Martha’s Backyard


This is a special time for a special lady and the entire world is sitting up and taking notice, like a well-meaning but half-witted poodle.

It’s Queen Elizabeth’s Diamond Jubilee, and in New Zealand, everybody gets a three-day-weekend, as we also happen to be commemorating the monarch’s 86th birthday. Everybody wins. I get to sleep late, England gets to enjoy the illusion of its own significance, and the Queen gets to look back on another year of opulent sloth.

If I’m coming off as harsh, it’s only because I’m jealous. Most unemployed, inbred, octogenarian people with dumb accents spend their birthdays like any other day. By spitting tobacco juice out of their toothless gobs onto the heads of the grandchildren eating dirt in front of the porch and don’t even notice anyway. Oh, no. Not the Queen. That’s not her scene. No, Queen Elizabeth gets something special. A thousand-vessel flotilla up the Thames, including a waka.

I’m sorry. I guess I just don’t understand the royal prerogative. In America, we don’t have a person who inherits the mantle of statehood by dint of genetic composition; who earns, simply from having been born, the deference of a nation, and the power to rule it supremely, for life. In America, anybody can be a douchebag.

And most of us are. It is no glowing, jingoistic hyperbole, but a simple, historic fact the Declaration of Independence civilly GUARANTEES an individual’s inalienable right to being a douchebag, specifically in the pursuit of happiness. America has come through with flying colours, as far as I’m concerned, in the protection of THIS, OUR PREMIER among several DOUCHEBAG FREEDOMS. From slavery, to the Vietnam War, to American Idol, what happiness could be greater than the joy we take in the suffering of others? That’s why America rebelled in the first place: why should the Royal Family have all the Schadenfreude?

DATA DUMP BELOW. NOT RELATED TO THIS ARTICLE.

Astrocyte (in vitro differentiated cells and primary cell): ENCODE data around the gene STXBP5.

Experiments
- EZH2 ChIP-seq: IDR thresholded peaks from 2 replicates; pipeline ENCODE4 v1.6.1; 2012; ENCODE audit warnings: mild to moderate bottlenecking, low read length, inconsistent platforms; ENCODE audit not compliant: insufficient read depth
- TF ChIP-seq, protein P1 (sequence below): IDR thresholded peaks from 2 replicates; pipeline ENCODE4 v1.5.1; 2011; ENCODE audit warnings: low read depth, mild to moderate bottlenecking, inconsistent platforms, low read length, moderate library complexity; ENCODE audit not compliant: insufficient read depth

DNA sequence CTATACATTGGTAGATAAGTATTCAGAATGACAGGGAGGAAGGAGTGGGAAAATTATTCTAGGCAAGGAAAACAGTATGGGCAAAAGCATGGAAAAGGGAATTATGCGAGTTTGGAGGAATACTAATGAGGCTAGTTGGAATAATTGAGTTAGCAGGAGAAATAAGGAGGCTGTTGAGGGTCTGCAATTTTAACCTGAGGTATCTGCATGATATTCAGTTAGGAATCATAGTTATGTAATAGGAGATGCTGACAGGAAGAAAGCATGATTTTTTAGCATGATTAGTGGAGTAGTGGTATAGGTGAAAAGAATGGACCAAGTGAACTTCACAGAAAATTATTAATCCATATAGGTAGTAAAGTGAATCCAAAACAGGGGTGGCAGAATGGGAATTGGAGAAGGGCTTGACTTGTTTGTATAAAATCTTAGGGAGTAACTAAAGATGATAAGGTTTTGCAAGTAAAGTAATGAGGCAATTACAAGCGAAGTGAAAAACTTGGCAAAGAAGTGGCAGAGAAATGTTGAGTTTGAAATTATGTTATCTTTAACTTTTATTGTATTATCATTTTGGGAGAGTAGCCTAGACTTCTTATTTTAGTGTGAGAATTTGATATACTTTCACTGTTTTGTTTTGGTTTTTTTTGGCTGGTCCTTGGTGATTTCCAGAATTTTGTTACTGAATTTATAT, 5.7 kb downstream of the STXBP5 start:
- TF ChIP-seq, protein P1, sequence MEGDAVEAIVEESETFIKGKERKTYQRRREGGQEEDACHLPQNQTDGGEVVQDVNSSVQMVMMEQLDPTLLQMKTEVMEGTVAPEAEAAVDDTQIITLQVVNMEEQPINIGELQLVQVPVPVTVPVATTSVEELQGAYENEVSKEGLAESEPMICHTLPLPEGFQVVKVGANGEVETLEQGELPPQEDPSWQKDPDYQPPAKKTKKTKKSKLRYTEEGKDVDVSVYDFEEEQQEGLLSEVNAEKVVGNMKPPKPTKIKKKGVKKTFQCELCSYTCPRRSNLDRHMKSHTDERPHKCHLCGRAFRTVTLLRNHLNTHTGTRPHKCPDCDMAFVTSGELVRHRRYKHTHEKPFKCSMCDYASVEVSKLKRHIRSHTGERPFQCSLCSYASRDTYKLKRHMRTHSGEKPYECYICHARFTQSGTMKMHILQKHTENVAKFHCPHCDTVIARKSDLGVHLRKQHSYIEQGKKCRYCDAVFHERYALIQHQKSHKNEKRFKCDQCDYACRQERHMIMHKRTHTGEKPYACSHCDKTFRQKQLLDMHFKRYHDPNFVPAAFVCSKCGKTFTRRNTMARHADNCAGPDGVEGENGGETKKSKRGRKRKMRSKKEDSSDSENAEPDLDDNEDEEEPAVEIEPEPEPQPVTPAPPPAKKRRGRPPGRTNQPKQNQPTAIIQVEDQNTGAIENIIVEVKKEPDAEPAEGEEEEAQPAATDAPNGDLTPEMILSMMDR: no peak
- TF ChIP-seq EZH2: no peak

New Zealand never broke with the mother country the way America did. So it’s easy to understand why some Kiwis look to the throne with Britannic pride. She’s still Queen Regnant here, albeit more figurehead than executive, and the visit she made to New Zealand 60 years ago still makes the odd person stop in the middle of the street and break out in tears remembering the occasion. In fact, I had an experience the other day when I found this strange rock in the alley by our flat.

One of our neighbors told us that it was a coprolite. I was suddenly excited by my discovery. It touched my imagination. What ancient creature could possibly have generated this fossilized piece of crap? The neighbor, however, explained that it was not from any dinosaur, but it was from 1953, when the Queen paid a royal visit to the region, shitting everywhere she went, including New Zealand.

According to my neighbor, Elizabeth had tried to hold it in for as long as possible, so as not to have to use a toilet that someone else might have used. But two months is a long time, even for a royal sphincter. Also, Elizabeth was constantly being fed. And though she spat into a napkin as much of the food as she could without anyone seeing, it was obvious to her staff that she must evacuate her royal person, or die. Or die trying. They conferred, and seeing the royal doctor’s wisdom, she decided to shit as soon as she landed in Auckland. Her one caveat was that she still refused to sit on strange toilets, and when given the choice of having a new toilet manufactured for the occasion, or shit standing up, the queen chose the latter.

Whenever Elizabeth stopped to address a crowd, she would take that opportunity to shit and be adored by her subjects at the same time. My neighbor said some observant Aucklanders noticed and collected them as souvenirs of the royal visit.

“That’s amazing,” I said. “But how in the world did the Queen’s shit get fossilized in 60 years?”

My neighbor seemed perplexed.

“What do you mean ‘fossilised'” he said. “It came out that way.”

Still, Elizabeth’s reign is impressive. She’s spent more time doing nothing than any other monarch in British History, besides her great, great grandmother, Victoria, who celebrated her60th year of indolence in 1897. Considering this historic achievement, I think now’s a good time to write about my recent trip to Martha’s Backyard.

The last time I visited this emporium of American brands was a little more than two years ago, before it moved to Harvey Norman Plaza.

If you haven’t been there since the relocation, the new spot is a vast improvement. In the first place, it’s bigger, with wider aisles to accommodate the ample American ass. There are far more products in stock, apparently more staff who pay attention to inventory, and generally a superior, easier shopping experience than the last place. Best of all, it occupies a dominant corner of a soulless, suburban shopping center, with plenty of parking, which should satisfy many Americans’ nostalgia for the Old Country.